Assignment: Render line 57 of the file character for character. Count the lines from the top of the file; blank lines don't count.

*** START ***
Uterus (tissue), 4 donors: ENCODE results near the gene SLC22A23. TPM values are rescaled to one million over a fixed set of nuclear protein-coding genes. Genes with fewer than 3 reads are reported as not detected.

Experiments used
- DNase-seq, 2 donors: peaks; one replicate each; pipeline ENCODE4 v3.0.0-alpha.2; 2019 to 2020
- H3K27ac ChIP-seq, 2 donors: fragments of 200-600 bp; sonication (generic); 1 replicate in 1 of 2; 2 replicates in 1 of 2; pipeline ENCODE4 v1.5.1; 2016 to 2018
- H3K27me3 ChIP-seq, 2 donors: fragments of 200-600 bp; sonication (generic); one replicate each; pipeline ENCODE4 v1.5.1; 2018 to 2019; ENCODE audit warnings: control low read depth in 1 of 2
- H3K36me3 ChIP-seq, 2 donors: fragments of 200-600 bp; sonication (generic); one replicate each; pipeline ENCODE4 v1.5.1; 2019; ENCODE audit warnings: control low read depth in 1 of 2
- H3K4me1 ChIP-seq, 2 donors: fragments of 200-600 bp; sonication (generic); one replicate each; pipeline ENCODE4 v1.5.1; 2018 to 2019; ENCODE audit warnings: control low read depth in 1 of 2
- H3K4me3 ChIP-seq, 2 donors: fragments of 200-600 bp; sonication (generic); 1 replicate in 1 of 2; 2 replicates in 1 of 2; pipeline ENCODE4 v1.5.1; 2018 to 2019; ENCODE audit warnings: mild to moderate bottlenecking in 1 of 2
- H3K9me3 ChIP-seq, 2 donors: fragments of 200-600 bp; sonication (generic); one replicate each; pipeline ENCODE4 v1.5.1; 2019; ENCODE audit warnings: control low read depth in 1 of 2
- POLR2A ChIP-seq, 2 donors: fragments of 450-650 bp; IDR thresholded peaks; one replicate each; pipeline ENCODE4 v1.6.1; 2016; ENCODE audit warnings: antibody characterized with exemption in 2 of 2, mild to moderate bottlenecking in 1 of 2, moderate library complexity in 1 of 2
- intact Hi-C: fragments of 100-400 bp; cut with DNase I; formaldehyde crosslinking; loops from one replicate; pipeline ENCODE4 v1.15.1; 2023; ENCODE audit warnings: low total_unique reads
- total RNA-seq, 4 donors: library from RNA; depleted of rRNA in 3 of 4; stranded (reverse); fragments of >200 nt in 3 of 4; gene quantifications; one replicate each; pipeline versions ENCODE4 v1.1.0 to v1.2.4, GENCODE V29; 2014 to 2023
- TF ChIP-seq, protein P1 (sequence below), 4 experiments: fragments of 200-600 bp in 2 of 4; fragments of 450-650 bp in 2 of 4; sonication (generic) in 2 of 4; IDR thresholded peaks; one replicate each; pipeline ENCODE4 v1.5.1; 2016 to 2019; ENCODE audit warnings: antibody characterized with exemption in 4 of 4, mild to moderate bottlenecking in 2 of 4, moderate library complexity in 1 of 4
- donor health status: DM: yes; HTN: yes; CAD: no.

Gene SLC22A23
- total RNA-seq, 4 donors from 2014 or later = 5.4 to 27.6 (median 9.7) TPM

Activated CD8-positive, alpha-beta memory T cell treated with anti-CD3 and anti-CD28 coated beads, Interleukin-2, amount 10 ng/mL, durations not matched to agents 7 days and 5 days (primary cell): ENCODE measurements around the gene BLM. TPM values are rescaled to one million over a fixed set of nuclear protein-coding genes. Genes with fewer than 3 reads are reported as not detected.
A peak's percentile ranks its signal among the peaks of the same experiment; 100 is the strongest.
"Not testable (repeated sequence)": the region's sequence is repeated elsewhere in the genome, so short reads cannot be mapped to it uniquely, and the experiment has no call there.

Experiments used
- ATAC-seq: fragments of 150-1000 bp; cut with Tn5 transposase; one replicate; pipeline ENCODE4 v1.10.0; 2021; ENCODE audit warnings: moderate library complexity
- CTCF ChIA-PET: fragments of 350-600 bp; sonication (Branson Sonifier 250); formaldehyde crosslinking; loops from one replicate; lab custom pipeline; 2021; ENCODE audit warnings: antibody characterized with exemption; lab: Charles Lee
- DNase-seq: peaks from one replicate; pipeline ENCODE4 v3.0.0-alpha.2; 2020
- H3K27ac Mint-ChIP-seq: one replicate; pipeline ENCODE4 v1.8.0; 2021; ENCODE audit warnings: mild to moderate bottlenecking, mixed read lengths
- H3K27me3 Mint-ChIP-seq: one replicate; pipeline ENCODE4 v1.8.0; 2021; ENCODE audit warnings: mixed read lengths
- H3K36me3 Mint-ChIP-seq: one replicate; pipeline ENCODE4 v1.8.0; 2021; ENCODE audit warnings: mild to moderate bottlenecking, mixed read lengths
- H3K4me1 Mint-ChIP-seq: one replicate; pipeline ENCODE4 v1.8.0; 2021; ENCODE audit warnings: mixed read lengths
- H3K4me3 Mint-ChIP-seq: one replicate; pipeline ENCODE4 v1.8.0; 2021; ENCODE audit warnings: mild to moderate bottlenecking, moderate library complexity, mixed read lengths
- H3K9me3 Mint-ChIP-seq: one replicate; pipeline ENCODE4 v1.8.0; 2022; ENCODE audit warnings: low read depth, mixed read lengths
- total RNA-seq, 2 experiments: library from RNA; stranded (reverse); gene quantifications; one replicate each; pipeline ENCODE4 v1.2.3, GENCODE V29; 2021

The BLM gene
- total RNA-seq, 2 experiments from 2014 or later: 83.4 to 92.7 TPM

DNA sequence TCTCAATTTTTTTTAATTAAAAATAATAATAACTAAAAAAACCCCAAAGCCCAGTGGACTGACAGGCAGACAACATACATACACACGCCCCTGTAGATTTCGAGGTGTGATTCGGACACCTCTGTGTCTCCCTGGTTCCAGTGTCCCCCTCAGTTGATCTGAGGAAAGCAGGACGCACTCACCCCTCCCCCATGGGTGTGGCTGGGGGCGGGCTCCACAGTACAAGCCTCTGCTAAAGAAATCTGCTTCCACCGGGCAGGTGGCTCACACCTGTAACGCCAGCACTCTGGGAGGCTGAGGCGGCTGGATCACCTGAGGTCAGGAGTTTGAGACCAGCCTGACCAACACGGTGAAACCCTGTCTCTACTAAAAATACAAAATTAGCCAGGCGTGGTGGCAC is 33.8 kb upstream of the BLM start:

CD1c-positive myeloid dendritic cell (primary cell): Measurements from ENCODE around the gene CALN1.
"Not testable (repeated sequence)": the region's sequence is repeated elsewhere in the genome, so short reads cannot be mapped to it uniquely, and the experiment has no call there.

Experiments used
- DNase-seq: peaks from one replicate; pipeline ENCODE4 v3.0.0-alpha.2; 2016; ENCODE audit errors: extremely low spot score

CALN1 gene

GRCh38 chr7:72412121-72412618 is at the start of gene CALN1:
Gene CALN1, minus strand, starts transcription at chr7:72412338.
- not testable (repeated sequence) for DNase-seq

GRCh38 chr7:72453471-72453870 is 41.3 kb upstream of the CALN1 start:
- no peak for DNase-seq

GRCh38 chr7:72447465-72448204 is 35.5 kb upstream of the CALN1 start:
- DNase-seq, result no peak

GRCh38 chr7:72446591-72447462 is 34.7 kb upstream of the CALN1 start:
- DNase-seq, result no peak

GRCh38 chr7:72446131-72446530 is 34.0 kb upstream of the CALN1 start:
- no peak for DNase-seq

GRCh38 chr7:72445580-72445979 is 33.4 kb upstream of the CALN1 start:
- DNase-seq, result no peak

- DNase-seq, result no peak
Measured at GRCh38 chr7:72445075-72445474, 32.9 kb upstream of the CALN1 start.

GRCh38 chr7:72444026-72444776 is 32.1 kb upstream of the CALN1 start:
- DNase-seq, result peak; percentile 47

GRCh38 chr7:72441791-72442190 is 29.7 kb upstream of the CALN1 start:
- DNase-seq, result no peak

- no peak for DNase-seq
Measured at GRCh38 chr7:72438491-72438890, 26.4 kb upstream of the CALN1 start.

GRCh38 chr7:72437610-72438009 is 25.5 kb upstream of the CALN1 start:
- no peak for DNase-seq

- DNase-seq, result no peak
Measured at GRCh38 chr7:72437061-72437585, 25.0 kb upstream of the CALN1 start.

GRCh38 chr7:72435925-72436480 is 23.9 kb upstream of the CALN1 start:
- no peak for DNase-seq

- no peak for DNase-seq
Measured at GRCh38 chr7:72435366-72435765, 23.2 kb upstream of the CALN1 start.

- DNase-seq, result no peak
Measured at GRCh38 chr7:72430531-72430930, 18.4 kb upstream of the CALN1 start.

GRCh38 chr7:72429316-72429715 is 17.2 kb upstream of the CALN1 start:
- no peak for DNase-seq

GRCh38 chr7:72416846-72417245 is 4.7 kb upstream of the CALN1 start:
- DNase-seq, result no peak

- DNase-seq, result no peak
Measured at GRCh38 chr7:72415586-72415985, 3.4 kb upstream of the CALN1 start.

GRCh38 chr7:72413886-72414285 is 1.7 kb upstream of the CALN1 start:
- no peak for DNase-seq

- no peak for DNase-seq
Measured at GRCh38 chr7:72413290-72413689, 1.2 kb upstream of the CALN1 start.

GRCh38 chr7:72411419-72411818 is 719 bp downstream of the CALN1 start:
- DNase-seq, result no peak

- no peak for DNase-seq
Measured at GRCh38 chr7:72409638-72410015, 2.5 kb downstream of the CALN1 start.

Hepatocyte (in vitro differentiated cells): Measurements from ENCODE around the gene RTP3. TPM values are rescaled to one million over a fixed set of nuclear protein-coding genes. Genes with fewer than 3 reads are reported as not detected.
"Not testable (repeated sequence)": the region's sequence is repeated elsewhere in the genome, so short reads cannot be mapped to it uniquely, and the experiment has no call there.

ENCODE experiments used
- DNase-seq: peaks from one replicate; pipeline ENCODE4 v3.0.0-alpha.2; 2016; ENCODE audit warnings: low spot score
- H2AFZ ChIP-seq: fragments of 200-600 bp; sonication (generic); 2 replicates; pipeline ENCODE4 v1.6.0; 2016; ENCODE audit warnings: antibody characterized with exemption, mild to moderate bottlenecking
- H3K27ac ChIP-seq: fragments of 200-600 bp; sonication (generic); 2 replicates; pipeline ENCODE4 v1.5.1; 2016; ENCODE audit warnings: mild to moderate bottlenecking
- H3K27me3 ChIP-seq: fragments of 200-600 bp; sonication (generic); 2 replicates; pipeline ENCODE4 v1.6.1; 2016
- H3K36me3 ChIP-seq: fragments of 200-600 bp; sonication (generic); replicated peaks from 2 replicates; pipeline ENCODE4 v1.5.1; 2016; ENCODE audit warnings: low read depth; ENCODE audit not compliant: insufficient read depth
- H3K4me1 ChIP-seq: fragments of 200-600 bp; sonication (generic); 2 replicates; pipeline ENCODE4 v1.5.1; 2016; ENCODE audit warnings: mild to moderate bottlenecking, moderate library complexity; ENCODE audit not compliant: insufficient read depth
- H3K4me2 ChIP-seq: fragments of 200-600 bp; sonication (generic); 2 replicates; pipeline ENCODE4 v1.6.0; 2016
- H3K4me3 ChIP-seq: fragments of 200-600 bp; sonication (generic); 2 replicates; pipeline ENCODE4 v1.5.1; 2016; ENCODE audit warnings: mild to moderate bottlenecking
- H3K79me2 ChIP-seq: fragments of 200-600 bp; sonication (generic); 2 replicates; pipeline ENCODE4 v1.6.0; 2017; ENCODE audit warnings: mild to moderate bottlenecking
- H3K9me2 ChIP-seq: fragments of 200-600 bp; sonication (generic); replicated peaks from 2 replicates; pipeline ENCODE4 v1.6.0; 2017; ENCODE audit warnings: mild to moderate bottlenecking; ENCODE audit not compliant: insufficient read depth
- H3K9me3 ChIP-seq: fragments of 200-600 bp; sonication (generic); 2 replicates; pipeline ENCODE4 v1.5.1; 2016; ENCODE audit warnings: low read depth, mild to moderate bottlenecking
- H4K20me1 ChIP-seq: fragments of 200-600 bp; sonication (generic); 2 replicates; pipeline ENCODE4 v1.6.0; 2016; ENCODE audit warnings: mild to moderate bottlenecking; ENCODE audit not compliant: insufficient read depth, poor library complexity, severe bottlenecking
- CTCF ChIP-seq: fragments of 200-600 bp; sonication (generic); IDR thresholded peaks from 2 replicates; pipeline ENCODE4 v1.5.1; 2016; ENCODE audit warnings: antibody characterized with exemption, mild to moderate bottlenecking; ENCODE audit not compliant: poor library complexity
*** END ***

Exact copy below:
- DNase-seq, result no peak